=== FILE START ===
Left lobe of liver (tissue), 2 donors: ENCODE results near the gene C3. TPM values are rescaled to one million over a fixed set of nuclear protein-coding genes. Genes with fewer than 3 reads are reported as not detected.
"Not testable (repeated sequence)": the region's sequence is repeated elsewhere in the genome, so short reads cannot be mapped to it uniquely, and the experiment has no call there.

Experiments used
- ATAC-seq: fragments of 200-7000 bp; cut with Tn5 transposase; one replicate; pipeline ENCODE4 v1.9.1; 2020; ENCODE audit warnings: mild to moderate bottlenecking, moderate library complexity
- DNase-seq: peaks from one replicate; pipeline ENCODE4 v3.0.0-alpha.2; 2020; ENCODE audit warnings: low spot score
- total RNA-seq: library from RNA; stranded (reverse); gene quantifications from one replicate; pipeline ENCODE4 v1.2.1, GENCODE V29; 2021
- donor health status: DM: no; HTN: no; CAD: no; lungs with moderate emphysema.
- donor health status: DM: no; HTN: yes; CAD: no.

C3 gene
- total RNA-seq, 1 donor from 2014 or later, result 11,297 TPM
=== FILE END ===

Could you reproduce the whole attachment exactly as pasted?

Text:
Left lobe of liver (tissue), 2 donors: ENCODE results near the gene C3. TPM values are rescaled to one million over a fixed set of nuclear protein-coding genes. Genes with fewer than 3 reads are reported as not detected.
"Not testable (repeated sequence)": the region's sequence is repeated elsewhere in the genome, so short reads cannot be mapped to it uniquely, and the experiment has no call there.

Experiments used
- ATAC-seq: fragments of 200-7000 bp; cut with Tn5 transposase; one replicate; pipeline ENCODE4 v1.9.1; 2020; ENCODE audit warnings: mild to moderate bottlenecking, moderate library complexity
- DNase-seq: peaks from one replicate; pipeline ENCODE4 v3.0.0-alpha.2; 2020; ENCODE audit warnings: low spot score
- total RNA-seq: library from RNA; stranded (reverse); gene quantifications from one replicate; pipeline ENCODE4 v1.2.1, GENCODE V29; 2021
- donor health status: DM: no; HTN: no; CAD: no; lungs with moderate emphysema.
- donor health status: DM: no; HTN: yes; CAD: no.

C3 gene
- total RNA-seq, 1 donor from 2014 or later, result 11,297 TPM